Consciousness I

Abstract: I tie in consciousness, incompleteness, the mind as multiverse, logic incarnated by high dimensional neurocircuitry, and various states of consciousness as their architects. Among other things.


Consciousness is a major mystery, blatant to all. Much boring stuff has been said about it. That does not mean we can’t progress in our understanding. We will. Here is a sketch of some of my ideas, and, as there is much more to be said, I will call this “Consciousness I”.

Are we conscious when sleeping? What’s the connection between intelligence and consciousness? I was pondering those questions while more or less sleeping (for want of a better description). That struck me as entirely appropriate: thinking about what happened when sleeping, while sleeping. Obviously I was conscious, and obviously, there are many levels of consciousness. (And, with modern technology, modulo the injection of drugs, aliens can come to control our minds and spy on our brains!)

Consciousness is a little bit like the light of a lighthouse: what it illuminates is visible, but the rest is still there. Like a lighthouse, it can be seen from afar.

An illustrative dream came up to help further my meditation. I was swimming in a rather cold sea, next to the shore, and then what I vaguely feared happened: my daughter was swimming too, somewhat in the distance, among the ominous waves. As she is only three years old, that was something to worry about: she swims very well, but in warm swimming pools. Not in this very black, frigid, undulating ocean.

So what was the point of this dream? Obviously to warn me that, were a body of water to be present, any body of water, even when clearly dangerous, there was a possibility that she would launch herself as boldly as when she jumps in a swimming pool. So I was forewarned. New logical circuitry connecting to the great danger center had been vividly forged.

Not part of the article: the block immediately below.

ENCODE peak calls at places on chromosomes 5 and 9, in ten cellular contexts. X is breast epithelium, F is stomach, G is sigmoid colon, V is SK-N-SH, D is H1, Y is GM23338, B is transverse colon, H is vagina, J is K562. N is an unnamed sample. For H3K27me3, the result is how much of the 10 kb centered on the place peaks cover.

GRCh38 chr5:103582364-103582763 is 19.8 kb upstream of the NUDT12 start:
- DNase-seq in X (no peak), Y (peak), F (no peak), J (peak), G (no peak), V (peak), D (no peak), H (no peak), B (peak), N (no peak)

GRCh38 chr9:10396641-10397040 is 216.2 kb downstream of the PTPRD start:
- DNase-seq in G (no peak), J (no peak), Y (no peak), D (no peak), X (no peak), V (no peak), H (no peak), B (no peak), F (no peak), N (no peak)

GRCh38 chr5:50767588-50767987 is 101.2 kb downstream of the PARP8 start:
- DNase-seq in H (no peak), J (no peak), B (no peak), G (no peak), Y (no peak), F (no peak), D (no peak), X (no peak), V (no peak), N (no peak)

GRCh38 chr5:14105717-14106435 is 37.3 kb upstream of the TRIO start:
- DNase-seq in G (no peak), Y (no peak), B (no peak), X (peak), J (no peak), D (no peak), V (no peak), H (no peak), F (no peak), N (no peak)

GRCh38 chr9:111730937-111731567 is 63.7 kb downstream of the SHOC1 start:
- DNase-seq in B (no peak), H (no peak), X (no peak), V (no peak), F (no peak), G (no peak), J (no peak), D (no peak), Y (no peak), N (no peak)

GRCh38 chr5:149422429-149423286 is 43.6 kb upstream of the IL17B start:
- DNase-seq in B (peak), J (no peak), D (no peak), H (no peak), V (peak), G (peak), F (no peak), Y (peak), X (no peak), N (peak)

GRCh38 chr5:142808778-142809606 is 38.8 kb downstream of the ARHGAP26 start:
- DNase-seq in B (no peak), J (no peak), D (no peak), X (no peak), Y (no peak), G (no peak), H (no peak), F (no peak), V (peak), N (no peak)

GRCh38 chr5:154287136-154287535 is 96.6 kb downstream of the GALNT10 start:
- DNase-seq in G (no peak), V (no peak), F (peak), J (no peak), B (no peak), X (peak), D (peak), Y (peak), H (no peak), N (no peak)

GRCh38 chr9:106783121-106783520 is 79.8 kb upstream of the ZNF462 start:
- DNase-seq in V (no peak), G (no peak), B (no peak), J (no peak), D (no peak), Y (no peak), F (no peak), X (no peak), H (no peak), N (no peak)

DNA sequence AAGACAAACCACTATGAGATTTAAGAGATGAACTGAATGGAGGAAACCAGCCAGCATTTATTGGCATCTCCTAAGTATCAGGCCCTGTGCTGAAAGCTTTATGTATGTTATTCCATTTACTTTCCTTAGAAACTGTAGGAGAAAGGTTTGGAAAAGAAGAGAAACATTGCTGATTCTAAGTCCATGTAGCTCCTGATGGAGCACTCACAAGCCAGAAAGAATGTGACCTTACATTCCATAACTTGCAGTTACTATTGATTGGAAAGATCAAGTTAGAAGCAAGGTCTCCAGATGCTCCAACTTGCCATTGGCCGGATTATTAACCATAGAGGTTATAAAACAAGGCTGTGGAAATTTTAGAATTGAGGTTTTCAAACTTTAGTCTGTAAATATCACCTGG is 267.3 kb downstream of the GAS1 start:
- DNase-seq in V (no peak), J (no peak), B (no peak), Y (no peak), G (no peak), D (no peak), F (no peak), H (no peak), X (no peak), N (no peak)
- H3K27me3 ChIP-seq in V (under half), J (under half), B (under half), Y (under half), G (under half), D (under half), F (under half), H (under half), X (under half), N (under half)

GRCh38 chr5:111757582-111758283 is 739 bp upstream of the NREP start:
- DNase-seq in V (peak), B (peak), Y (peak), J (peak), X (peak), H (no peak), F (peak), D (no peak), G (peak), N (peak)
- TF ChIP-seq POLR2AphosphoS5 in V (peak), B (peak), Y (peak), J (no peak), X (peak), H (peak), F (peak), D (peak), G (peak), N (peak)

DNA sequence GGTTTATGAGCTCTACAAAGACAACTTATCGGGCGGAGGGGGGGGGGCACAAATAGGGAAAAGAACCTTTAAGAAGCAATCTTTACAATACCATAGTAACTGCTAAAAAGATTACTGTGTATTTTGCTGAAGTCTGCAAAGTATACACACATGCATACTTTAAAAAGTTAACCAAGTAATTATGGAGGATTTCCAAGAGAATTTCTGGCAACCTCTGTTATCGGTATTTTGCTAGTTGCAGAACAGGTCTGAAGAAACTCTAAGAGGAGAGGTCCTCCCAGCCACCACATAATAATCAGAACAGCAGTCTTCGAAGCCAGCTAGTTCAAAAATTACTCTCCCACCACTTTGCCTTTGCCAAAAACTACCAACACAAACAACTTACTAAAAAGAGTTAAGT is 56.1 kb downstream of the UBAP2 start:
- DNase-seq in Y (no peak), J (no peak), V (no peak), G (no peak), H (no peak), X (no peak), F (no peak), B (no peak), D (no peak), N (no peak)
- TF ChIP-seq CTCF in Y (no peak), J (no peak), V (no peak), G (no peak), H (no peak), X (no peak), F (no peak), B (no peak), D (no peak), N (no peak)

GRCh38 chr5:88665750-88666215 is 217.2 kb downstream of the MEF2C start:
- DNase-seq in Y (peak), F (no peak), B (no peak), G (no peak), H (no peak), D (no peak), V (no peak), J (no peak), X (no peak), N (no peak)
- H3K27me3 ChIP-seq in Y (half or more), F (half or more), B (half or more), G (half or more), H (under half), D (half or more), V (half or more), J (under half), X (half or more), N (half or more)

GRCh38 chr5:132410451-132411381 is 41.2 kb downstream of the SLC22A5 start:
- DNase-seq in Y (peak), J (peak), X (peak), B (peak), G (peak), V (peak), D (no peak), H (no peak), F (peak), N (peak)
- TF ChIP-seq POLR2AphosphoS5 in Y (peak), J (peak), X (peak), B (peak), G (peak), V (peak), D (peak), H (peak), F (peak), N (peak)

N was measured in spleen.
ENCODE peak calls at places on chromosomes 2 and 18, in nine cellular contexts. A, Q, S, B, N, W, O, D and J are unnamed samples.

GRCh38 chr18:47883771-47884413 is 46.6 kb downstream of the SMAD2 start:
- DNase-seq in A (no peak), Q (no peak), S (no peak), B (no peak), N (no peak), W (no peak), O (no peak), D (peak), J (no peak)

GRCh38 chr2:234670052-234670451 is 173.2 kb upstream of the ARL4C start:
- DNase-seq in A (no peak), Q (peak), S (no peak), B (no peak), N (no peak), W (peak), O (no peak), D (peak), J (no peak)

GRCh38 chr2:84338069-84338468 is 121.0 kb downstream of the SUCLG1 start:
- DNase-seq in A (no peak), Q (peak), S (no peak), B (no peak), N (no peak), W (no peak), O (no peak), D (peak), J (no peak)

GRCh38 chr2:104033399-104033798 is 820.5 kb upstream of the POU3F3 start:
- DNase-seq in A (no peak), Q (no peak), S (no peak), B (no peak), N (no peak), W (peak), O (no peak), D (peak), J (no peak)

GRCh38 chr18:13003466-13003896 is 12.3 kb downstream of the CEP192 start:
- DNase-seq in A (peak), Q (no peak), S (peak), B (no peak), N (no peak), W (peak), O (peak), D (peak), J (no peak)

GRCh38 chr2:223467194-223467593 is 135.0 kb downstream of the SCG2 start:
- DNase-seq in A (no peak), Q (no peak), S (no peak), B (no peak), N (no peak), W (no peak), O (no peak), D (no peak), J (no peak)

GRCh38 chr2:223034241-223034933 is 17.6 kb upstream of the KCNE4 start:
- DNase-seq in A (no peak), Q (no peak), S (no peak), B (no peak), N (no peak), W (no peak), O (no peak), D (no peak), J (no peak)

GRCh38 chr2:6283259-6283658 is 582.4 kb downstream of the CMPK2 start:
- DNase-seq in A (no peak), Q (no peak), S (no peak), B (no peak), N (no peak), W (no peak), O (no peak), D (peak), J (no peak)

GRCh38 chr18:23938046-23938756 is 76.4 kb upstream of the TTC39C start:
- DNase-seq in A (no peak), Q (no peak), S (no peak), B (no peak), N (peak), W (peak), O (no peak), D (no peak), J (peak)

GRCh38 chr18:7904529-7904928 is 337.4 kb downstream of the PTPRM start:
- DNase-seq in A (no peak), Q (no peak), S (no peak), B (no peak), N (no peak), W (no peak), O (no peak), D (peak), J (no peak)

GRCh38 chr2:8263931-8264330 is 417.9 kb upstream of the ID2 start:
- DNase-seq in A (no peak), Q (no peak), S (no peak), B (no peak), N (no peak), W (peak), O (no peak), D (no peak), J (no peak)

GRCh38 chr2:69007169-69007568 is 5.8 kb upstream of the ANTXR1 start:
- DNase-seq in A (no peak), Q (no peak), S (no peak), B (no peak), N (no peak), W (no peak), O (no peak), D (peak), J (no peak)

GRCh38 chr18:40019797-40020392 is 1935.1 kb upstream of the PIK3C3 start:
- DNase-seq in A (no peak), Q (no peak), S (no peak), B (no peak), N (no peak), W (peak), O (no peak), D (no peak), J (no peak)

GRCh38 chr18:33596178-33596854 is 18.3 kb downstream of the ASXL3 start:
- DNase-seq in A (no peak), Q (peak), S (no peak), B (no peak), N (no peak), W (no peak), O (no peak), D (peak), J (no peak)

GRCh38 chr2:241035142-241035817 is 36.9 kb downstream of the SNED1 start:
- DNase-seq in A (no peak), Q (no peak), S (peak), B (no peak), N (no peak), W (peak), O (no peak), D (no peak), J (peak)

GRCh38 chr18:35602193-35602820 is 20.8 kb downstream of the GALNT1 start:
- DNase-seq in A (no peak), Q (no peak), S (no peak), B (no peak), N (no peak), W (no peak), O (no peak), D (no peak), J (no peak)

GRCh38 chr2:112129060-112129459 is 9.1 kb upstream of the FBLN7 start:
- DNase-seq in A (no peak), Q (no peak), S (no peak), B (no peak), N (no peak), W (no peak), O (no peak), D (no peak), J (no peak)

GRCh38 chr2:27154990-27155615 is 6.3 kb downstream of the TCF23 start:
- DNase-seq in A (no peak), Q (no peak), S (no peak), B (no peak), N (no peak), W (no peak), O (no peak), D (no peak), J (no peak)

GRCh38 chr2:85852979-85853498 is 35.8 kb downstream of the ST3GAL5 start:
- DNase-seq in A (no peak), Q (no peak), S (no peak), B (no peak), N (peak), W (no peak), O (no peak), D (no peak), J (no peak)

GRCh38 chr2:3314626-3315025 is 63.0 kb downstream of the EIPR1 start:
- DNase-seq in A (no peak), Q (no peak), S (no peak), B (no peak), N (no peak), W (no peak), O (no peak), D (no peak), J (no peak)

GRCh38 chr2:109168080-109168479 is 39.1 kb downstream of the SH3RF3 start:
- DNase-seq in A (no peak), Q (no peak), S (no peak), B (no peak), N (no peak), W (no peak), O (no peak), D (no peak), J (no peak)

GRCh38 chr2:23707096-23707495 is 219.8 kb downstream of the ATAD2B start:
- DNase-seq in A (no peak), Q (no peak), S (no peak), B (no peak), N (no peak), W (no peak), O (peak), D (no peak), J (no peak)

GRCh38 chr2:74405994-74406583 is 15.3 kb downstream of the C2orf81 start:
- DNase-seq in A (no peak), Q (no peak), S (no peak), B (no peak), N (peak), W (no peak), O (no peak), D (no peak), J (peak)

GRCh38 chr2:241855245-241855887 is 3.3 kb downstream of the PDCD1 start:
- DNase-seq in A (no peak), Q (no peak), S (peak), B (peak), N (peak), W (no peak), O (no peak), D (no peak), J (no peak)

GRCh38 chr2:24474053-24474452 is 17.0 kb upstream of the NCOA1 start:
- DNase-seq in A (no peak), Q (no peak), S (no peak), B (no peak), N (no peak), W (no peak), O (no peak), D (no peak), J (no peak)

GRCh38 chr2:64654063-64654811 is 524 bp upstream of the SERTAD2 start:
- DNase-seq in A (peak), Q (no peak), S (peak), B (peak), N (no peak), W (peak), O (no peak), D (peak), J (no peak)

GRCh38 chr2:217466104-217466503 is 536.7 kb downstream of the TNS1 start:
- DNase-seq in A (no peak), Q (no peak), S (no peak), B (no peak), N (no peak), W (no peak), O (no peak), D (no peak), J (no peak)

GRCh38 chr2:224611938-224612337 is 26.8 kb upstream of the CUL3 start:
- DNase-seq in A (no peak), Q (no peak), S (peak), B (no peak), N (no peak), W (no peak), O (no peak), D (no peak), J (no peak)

No doubt that, should a somewhat similar context possibly arise in the real world, I would pay more preventive attention to what my daughter was doing.

A way to look at Quantum Physics is that the world is made of probabilities. Experiencing, and managing, the world as if it were made of probabilities is fully compatible with the vision, and experience, of the world prehistoric man had. There was no way to be sure that there was no venomous snake ready to strike below that rock, so better poke it with a stick, or give it a precautionary wide berth.

Meditation is a most precious, most human state of consciousness. Whereas sentience is shared with many animals on this planet, obviously, not so with the capacity for meditation. meditation allows to shut down most (over-) used neuronal circuitry, and engage more strategically important parts of the brain.

Action without meditation is as slavedom without wisdom

What does it mean to be conscious? Well, first, that we feel conscious. Clearly, in a sleep, quite often, we feel very much alive (“sentient” to put it in one word, meaning to have sensation, or sentiment), even though we can’t recall much of it when we wake up. This type of partial, but vivid, consciousness can happen under general anesthesia, as it did to me after an accident. I was waxing lyrical, doing poetry… I was told by the doctors, and even now, partly remember.

The key to logic, beyond what the Greeks understood, is the process of “meta”. It’s just the realization that, for all practical matters the world is uncountably infinite, whereas any language, hence traditional logic, is countable. This means that no logical process will exhaust the world.

That’s called logical incompleteness, and is associated to Gödel’s name. But the fundamental idea is very simple, I just uttered it. (Gödel went further than that, proving the logical process will get to a finite number of steps, where it will fail; related to this is my assertion that there is a largest number, the end-all, be-all of mathematics…)